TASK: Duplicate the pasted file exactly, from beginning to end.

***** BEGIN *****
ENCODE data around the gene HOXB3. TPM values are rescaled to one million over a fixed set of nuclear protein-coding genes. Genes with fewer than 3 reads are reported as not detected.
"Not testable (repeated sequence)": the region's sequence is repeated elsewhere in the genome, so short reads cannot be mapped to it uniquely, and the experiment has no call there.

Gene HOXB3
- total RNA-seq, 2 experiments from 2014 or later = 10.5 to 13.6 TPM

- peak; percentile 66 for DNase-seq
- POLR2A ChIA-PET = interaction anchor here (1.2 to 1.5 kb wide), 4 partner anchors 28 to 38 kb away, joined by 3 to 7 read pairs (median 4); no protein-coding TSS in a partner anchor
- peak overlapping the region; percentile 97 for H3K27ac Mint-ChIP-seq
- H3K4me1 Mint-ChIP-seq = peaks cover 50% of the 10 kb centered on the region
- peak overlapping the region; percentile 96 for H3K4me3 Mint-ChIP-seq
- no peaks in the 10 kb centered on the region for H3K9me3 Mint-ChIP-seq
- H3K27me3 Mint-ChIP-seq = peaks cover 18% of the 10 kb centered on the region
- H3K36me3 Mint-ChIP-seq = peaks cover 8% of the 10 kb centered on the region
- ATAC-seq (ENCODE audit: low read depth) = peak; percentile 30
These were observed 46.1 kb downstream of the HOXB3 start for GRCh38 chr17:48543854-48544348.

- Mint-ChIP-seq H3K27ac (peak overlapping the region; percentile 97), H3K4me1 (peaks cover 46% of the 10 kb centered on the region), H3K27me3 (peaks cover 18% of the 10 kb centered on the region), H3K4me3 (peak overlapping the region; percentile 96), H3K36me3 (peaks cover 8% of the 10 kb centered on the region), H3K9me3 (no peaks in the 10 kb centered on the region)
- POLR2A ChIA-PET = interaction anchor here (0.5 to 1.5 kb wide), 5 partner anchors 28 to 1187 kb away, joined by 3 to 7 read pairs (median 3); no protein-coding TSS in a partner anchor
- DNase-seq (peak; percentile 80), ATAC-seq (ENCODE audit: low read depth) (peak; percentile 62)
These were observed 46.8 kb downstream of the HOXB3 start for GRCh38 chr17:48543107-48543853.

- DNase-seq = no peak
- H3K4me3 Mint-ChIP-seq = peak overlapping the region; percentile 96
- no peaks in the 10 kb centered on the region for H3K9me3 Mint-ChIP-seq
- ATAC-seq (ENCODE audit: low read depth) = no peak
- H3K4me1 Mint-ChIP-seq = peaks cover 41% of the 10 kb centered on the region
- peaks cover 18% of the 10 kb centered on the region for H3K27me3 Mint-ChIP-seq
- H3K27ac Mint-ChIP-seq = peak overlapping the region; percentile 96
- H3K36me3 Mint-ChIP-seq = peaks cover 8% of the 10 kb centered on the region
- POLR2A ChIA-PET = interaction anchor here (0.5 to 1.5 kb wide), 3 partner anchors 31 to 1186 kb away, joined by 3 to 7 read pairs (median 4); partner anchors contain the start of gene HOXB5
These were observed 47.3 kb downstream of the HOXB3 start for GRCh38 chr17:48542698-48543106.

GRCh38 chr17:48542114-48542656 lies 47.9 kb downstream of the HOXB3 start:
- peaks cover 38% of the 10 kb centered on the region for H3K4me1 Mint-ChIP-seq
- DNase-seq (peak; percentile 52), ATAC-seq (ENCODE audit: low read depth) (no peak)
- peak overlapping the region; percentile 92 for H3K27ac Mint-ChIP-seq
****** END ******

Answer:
ENCODE data around the gene HOXB3. TPM values are rescaled to one million over a fixed set of nuclear protein-coding genes. Genes with fewer than 3 reads are reported as not detected.
"Not testable (repeated sequence)": the region's sequence is repeated elsewhere in the genome, so short reads cannot be mapped to it uniquely, and the experiment has no call there.

Gene HOXB3
- total RNA-seq, 2 experiments from 2014 or later = 10.5 to 13.6 TPM

- peak; percentile 66 for DNase-seq
- POLR2A ChIA-PET = interaction anchor here (1.2 to 1.5 kb wide), 4 partner anchors 28 to 38 kb away, joined by 3 to 7 read pairs (median 4); no protein-coding TSS in a partner anchor
- peak overlapping the region; percentile 97 for H3K27ac Mint-ChIP-seq
- H3K4me1 Mint-ChIP-seq = peaks cover 50% of the 10 kb centered on the region
- peak overlapping the region; percentile 96 for H3K4me3 Mint-ChIP-seq
- no peaks in the 10 kb centered on the region for H3K9me3 Mint-ChIP-seq
- H3K27me3 Mint-ChIP-seq = peaks cover 18% of the 10 kb centered on the region
- H3K36me3 Mint-ChIP-seq = peaks cover 8% of the 10 kb centered on the region
- ATAC-seq (ENCODE audit: low read depth) = peak; percentile 30
These were observed 46.1 kb downstream of the HOXB3 start for GRCh38 chr17:48543854-48544348.

- Mint-ChIP-seq H3K27ac (peak overlapping the region; percentile 97), H3K4me1 (peaks cover 46% of the 10 kb centered on the region), H3K27me3 (peaks cover 18% of the 10 kb centered on the region), H3K4me3 (peak overlapping the region; percentile 96), H3K36me3 (peaks cover 8% of the 10 kb centered on the region), H3K9me3 (no peaks in the 10 kb centered on the region)
- POLR2A ChIA-PET = interaction anchor here (0.5 to 1.5 kb wide), 5 partner anchors 28 to 1187 kb away, joined by 3 to 7 read pairs (median 3); no protein-coding TSS in a partner anchor
- DNase-seq (peak; percentile 80), ATAC-seq (ENCODE audit: low read depth) (peak; percentile 62)
These were observed 46.8 kb downstream of the HOXB3 start for GRCh38 chr17:48543107-48543853.

- DNase-seq = no peak
- H3K4me3 Mint-ChIP-seq = peak overlapping the region; percentile 96
- no peaks in the 10 kb centered on the region for H3K9me3 Mint-ChIP-seq
- ATAC-seq (ENCODE audit: low read depth) = no peak
- H3K4me1 Mint-ChIP-seq = peaks cover 41% of the 10 kb centered on the region
- peaks cover 18% of the 10 kb centered on the region for H3K27me3 Mint-ChIP-seq
- H3K27ac Mint-ChIP-seq = peak overlapping the region; percentile 96
- H3K36me3 Mint-ChIP-seq = peaks cover 8% of the 10 kb centered on the region
- POLR2A ChIA-PET = interaction anchor here (0.5 to 1.5 kb wide), 3 partner anchors 31 to 1186 kb away, joined by 3 to 7 read pairs (median 4); partner anchors contain the start of gene HOXB5
These were observed 47.3 kb downstream of the HOXB3 start for GRCh38 chr17:48542698-48543106.

GRCh38 chr17:48542114-48542656 lies 47.9 kb downstream of the HOXB3 start:
- peaks cover 38% of the 10 kb centered on the region for H3K4me1 Mint-ChIP-seq
- DNase-seq (peak; percentile 52), ATAC-seq (ENCODE audit: low read depth) (no peak)
- peak overlapping the region; percentile 92 for H3K27ac Mint-ChIP-seq